The employment impact of environmental policies is an important question for policy makers. We examine the effect of increasing the stringency of environmental policy across a broad set of policies on firms’ labor demand, in a novel identification approach using Worldscope data from 31 countries on firm-level CO2 emissions. Drawing on evidence from as many as 5300 firms over 15 years and the OECD environmental policy stringency (EPS) index, it finds that high emission-intensity firms reduce labor demand upon impact as EPS is tightened, whereas low emission-intensity firms increase labor demand, indicating a reallocation of employment. Moreover, tightening EPS during economic contractions appears to have a positive effect on employment, other things equal. Quantifications exercises show modest positive net changes in employment for market-based policies, and modest negative net changes for non-market policies (mainly emission quantity regulations) and for the combined aggregate EPS. Within market-based policies, the percent decline in employment in high-emission firms (correspondingly the increase in low-emission firms) for a unit change in a policy index is smallest (largest) for trading schemes (“green” certificates, and “white” certificates)—although stringency is not comparable across indices. Finally, the employment effects of EPS are not persistent.
Mr. Adil Mohommad

using Worldscope data as opposed to other firm level databases such as Orbis, is the availability of firm-level CO2 emissions data, available in Worldscope environmental-social-governance (ESG) indicators suite. We use data on total CO2-equivalent emissions (in tons per year), which includes a firm’s direct as well as indirect (upstream) emissions, scaled by total employment of the firm to obtain emission intensity. 12 Employment and CO2 emission data reporting is somewhat limited among Worldscope firms. Only a subset of the original set of more than 42,000 firms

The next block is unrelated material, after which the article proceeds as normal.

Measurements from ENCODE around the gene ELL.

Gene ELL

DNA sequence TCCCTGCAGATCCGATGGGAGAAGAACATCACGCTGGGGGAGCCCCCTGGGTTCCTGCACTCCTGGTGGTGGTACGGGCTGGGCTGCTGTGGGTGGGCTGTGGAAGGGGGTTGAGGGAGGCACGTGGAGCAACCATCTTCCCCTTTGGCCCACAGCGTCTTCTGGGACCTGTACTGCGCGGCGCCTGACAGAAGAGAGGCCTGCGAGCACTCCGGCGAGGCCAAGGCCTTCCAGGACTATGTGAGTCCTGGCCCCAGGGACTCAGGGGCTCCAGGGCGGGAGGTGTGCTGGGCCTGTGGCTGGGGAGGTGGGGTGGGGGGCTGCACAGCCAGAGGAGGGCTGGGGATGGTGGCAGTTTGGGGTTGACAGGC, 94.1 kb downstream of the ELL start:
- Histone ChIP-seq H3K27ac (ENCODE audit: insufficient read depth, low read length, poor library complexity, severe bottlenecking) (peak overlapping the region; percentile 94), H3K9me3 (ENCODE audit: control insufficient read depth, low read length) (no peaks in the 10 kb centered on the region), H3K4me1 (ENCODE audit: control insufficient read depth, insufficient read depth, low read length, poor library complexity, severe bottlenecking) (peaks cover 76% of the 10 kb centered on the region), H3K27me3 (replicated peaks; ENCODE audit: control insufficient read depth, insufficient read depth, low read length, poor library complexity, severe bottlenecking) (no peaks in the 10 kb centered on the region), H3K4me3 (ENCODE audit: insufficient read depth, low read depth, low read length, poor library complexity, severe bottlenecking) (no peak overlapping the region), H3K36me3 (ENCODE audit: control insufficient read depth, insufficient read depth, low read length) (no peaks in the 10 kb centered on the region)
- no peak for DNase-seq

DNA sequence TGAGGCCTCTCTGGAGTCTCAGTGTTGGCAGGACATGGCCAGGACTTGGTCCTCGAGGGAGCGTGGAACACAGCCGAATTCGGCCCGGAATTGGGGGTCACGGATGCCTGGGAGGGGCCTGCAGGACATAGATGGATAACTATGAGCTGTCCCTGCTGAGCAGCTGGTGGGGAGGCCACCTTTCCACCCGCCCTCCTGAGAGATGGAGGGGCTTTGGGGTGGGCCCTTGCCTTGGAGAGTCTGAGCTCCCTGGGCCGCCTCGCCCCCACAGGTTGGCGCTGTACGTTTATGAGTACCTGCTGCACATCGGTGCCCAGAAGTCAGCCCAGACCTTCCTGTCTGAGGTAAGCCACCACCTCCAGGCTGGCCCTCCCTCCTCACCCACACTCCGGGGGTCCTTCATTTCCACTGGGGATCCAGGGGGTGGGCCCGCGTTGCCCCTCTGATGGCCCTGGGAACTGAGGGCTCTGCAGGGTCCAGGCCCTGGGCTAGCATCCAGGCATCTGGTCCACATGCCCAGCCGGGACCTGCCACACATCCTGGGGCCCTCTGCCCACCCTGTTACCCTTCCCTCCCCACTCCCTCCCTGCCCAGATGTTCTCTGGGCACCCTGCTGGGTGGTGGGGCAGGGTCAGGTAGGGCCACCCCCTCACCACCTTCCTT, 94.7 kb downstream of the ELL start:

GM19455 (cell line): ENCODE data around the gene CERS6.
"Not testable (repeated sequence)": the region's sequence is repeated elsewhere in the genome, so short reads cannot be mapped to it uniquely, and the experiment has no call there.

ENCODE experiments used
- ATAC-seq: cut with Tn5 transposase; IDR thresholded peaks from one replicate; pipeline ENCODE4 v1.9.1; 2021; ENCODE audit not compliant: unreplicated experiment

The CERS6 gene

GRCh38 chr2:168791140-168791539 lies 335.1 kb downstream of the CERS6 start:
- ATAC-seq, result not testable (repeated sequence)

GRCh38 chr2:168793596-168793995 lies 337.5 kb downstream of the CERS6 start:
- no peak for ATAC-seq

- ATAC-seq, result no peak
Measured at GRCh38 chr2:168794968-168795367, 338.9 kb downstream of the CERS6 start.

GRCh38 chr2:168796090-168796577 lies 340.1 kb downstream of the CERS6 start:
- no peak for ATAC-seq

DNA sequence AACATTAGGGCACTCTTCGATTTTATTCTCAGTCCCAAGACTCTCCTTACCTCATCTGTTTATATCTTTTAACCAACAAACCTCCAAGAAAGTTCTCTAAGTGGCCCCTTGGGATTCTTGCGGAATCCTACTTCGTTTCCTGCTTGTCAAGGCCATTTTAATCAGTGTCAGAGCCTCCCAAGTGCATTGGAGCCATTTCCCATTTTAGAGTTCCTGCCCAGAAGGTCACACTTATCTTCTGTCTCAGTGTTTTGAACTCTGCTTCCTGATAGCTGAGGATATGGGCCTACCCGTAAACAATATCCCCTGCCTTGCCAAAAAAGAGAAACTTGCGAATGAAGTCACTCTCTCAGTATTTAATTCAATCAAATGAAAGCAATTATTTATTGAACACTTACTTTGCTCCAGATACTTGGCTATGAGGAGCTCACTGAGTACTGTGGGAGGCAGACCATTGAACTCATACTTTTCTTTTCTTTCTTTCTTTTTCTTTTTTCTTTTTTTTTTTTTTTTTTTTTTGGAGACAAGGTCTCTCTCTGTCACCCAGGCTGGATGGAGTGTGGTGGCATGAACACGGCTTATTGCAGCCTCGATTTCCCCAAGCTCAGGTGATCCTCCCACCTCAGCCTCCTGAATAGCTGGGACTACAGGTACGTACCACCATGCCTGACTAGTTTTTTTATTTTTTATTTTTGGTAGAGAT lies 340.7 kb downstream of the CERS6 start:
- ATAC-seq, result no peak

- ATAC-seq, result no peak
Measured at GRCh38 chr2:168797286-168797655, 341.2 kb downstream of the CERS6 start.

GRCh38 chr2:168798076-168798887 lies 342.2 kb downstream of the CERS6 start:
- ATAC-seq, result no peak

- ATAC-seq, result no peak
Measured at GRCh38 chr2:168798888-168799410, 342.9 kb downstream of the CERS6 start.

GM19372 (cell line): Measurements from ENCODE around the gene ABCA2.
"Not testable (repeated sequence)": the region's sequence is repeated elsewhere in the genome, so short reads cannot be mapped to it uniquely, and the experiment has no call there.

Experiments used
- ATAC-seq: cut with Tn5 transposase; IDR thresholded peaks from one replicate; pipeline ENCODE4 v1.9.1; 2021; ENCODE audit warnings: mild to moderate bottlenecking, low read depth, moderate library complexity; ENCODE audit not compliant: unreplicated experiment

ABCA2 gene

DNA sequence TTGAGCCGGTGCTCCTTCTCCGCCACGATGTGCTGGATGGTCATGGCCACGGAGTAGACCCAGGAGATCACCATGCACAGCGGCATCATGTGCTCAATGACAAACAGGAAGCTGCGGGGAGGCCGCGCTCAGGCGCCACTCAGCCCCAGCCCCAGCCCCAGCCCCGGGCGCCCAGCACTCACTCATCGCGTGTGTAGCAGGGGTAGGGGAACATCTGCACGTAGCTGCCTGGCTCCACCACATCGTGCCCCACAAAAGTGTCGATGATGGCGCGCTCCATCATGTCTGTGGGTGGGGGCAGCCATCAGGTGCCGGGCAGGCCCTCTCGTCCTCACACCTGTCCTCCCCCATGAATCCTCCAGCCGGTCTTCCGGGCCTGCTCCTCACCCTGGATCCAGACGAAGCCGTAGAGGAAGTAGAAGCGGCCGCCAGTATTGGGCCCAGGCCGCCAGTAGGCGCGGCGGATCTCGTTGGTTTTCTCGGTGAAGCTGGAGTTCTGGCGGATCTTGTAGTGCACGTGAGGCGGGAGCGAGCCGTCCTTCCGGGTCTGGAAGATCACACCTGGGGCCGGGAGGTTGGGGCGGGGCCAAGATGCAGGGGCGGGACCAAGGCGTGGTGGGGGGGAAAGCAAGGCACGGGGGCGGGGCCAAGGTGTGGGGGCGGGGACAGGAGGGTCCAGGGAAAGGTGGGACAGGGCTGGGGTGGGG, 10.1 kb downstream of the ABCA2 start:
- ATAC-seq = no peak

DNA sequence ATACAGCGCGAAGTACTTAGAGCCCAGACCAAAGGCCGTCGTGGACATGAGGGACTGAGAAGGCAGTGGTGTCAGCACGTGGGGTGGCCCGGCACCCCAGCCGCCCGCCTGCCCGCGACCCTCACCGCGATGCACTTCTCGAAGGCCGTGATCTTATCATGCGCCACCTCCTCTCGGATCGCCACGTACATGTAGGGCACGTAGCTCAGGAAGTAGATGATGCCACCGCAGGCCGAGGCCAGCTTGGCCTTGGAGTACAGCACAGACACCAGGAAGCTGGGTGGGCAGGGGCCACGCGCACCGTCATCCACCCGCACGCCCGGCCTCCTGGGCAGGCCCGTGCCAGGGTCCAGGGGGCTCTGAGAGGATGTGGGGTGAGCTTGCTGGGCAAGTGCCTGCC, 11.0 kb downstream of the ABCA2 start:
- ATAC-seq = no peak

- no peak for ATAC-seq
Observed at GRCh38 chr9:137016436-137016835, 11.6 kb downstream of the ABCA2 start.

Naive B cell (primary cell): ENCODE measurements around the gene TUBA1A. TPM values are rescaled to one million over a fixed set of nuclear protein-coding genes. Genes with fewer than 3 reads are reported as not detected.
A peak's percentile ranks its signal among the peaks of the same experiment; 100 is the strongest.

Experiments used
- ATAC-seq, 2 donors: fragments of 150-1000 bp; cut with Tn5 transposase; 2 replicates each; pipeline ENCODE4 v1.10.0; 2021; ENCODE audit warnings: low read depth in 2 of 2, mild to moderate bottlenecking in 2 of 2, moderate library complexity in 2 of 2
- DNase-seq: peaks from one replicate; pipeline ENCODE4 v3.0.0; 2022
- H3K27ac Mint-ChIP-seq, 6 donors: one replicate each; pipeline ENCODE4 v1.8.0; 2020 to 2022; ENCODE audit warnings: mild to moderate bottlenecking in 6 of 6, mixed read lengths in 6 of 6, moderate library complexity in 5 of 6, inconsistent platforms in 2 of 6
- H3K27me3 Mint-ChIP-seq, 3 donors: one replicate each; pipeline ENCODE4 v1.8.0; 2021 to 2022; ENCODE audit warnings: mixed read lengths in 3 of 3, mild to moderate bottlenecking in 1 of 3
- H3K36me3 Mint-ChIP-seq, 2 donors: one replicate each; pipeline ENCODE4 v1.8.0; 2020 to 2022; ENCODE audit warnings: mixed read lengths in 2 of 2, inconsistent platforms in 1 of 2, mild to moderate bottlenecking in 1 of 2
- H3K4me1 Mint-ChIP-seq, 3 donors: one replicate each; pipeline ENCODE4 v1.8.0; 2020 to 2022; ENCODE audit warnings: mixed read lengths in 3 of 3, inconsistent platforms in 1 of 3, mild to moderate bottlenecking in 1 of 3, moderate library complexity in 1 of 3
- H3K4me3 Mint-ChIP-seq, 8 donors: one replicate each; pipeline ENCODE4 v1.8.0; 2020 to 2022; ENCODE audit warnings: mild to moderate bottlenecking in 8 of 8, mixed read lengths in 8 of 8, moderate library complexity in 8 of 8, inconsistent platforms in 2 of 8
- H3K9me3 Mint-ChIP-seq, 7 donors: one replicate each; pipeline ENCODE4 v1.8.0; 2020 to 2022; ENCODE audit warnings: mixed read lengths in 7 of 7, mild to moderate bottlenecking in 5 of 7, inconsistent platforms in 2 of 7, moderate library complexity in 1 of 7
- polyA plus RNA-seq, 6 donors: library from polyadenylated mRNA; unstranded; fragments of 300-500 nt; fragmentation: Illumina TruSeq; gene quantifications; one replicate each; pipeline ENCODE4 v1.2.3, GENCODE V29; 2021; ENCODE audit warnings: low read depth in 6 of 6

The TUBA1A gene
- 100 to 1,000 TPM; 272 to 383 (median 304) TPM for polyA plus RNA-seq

Jiaxiong Yao and Mr. Yunhui Zhao

limited impact on carbon emissions. For example, Ehlers, Mojon, and Packer (2020) find that green bond projects have not necessarily translated into comparatively low or falling carbon emissions at the firm level. Another example of green finance is the environmental, social, and governance (ESG) investing, as discussed by IMF (2019) , Krueger, Sautner, and Starks (2020) , Matos (2020) , Starks (2020) , Hong, Wang, and Yang (2021) . However, Elmalt, Igan, and Kirti (2021) find limited scope for sustainable investing strategies conditioned solely on ESG

Jiaxiong Yao and Mr. Yunhui Zhao